7

Don't just look at the alphabetical listings -- examine the entire directory for clues. The best internal evidence I have for the lead time so far is in some of the Price and Lee directories from New England which have lists of deaths and marriages from the previous year. Those run from December to December. E.g. 1890 Holyoke Mass has Deaths from Dec 1, ...


6

I think the writing in the last column of entry 499 says: A. Pope Offg Min. [Officiating Minister] and that the occupation is: Mariner


5

Certainly the date for the events should correspond to the effective date of the information in the Directory, and this is probably some time before the nominal date in the title of the Directory in question. Finding such an effective date is another matter! Options include: If you're really lucky, the Directory might actually contain a phrase along the ...


5

Harry Avery was a painter and paper hanger. If you consult the full text of The town register: Waldoboro, Nobleboro and Jefferson, 1906 at archive.org, page 101 explains some of the common occupation abbreviations including ptr (painter). If you search for the abbreviation ptr in the same document, you'll find quite a few ptrs, and also some ptr & pap ...


5

One possible line of inquiry (the one I would do next) is to investigate the properties themselves. What kind of properties were in that section of Main Street at that time? Can you find property records for the period that say who owned the properties? Did any of the properties sell? Look for information in any record you can think of -- newspapers, ...


5

RFD = Rural Free Delivery, referring to those people on the rural mail routes. The numeral will refer to the route. The abbreviation is noted in the introductory information of a 1914 Missouri directory. Wikipedia also provides a good overview of Rural Free Delivery. Rural Free Delivery (RFD) is a service which began in the United States in the late ...


3

I suspect that in 1890 H.M. may be Her Majesty's but C. might be Customs, Commissioner, Cutter or something else. The asker commented: I found Sands dir's in Ancestry. Found no list of abbr'ns there. I searched Trove newspapers for Henry Gill. Found other names in Sands with "HMC" and searched Trove for their names hoping to see what HMC means. ...


3

I'm not too convinced that your ancestor, born in 1878, would appear in a directory in 1885. There's a history of Hindmarsh at www.sahistorians.org.au/175/bm.../a-heritage-history-of-hindmarsh.doc which indicates that Hindmarsh Model School was founded in 1878.


2

I found one directory for 1906 where the listing of companies in the rear listed the same address for which the abbreviation confy was used under Confectionary. Ancestry.com. U.S. City Directories, 1821-1989 [database on-line]. Provo, UT, USA: Ancestry.com Operations, Inc., 2011. See pages 934 and 938 of the images of the directory for Confectionary ...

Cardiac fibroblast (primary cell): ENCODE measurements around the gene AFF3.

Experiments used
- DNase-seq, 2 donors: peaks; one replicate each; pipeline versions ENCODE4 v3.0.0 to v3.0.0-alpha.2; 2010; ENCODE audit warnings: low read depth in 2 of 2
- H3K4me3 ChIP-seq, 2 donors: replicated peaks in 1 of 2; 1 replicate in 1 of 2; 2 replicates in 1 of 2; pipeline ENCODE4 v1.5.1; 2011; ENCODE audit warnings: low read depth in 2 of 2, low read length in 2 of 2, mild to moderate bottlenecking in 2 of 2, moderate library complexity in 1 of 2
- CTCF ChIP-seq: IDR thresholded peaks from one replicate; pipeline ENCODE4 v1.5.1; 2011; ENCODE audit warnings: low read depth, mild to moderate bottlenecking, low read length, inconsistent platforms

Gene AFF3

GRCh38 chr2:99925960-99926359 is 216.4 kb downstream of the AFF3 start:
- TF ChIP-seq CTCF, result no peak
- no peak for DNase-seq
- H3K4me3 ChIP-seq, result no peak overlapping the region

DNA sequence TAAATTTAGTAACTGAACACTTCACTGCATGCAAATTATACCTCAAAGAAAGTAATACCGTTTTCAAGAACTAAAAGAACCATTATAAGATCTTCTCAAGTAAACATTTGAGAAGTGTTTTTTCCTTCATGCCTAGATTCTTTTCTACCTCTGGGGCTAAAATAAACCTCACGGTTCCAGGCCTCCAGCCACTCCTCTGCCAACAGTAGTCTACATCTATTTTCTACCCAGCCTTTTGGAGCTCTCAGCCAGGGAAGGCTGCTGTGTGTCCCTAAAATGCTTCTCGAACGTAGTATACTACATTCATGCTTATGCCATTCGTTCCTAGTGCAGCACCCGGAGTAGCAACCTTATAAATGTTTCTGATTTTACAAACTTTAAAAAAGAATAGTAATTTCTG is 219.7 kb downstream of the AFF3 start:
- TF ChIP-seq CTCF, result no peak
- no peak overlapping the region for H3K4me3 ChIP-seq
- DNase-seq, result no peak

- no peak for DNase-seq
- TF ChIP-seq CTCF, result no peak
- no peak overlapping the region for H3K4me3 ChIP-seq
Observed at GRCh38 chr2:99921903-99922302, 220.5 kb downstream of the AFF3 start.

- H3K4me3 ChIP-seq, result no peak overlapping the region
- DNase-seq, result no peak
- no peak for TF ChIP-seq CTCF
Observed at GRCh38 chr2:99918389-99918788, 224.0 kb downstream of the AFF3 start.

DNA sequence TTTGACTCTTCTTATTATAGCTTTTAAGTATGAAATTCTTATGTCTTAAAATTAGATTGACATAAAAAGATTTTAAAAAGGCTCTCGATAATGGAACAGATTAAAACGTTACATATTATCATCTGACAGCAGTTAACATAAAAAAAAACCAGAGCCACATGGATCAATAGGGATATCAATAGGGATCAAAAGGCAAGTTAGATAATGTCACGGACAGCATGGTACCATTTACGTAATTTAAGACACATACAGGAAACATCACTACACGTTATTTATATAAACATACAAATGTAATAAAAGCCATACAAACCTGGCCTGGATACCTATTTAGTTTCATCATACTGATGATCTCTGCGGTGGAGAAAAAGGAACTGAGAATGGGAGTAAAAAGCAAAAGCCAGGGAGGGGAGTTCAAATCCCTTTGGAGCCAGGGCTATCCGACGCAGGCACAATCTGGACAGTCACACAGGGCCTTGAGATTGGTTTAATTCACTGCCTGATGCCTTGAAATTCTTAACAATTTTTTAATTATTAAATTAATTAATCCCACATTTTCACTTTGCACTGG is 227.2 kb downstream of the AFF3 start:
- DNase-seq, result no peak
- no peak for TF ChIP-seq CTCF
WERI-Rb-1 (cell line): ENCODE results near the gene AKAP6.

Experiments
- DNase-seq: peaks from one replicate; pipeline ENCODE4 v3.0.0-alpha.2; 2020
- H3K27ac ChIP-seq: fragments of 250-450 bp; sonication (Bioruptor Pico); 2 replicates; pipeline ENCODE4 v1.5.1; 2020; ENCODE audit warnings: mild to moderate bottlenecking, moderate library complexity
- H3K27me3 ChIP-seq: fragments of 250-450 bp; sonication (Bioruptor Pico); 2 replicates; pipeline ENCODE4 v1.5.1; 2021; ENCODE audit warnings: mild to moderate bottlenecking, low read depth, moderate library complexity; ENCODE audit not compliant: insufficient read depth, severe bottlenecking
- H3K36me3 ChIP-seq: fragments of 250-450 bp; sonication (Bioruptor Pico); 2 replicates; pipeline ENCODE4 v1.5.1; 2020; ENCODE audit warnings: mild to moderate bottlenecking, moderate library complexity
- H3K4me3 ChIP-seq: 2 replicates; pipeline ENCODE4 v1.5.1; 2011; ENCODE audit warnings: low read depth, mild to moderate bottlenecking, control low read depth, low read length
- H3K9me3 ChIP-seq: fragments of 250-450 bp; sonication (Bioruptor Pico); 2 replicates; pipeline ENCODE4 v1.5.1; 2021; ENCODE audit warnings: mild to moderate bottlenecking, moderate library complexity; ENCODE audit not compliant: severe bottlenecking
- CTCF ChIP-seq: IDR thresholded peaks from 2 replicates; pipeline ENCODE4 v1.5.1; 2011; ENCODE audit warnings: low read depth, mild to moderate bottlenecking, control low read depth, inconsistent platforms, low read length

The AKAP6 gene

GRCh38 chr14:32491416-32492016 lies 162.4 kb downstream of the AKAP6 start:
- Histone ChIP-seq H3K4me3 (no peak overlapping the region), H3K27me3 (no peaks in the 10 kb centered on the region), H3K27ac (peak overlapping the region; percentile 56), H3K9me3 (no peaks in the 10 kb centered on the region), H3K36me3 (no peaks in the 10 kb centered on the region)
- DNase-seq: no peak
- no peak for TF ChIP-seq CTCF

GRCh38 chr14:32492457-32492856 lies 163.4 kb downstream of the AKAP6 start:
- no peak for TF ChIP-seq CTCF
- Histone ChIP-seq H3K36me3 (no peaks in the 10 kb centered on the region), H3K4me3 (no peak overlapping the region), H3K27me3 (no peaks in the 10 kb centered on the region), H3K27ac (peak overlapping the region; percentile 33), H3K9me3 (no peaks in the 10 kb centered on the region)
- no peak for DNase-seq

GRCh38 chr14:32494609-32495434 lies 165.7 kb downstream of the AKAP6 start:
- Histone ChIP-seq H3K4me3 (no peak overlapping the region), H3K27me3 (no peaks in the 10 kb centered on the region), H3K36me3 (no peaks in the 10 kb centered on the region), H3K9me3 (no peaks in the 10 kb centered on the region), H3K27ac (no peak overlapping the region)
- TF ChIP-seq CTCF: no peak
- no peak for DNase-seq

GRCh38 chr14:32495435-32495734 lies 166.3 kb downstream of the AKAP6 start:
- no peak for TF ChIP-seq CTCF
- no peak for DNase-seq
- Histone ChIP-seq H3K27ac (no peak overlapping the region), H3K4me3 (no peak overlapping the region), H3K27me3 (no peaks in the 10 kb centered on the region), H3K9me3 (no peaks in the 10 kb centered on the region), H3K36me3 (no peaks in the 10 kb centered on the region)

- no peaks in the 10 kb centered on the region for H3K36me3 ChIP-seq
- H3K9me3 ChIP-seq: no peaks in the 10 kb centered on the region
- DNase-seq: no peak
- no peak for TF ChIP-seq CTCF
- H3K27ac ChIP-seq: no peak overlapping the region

2

With some useful ideas thrown in by others I did some more research in the Sands and Macdougall Directories and Trove newspapers and noticed the timeline below: Adelaide Observer on 24 Nov 1883 - Lavinia R Sellar was appointed by the Education Department as head mistress of infant department, Hindmarsh 1884 Sands and Macdougall Directory (see question for ...


2

If the layout is similar to the City Directories I am familiar with from the New England region in the USA, your 'subheading' of Regent Street is an indication where Regent Street crosses Halifax Street. Unless there has been a massive re-naming and re-numbering, these cross-street indicators allow the reader to see whether there have been re-numberings and ...


2

This may fall into the "teach granny to suck eggs" category, but here goes. It has worked for me more than once. If the gentleman has descendants, than in all probability (although not definitively) he was married. Search for any marriages of that gent (surname plus two initials), principally, but not necessarily, in the Brighton area. If successful, and ...


2

I see no way to distinguish based on city records alone between a husband who split and a husband who died. About the only thing you can deduce from the City Directories that in 1904 there seems to have been no longer any need to distinguish between William jr. and William sr. You presumably have ages and professions from the 1900 US census. That should ...


2

If you want to find historical city directories for the United States, it is ridiculously time-consuming to look for them one at a time by the title of the directory. So how do you find them? By using library catalogs, archival catalogs, and other resources to look for inventories and other works which talk about what city directories were published, ...


2

Carefully. Consider the following from genwriters Several publishers wrote that they relied on street canvassing and the willingness of residents to offer information/identification. Contrast that with a legal requirement to participate in Federal or State Censuses. And we all know that the Federal and State Censuses may "miss" people. I personally try not ...


1

I'd offer a couple of options besides deceased or separated/divorced. He could be either in a prison or, more likely considering his occupation, in a sanitorium for tuberculosis or lung disease. That night explain the non-widow status, and the change afterwords. It might be possible to check locations near where his wife was staying to see if any ...


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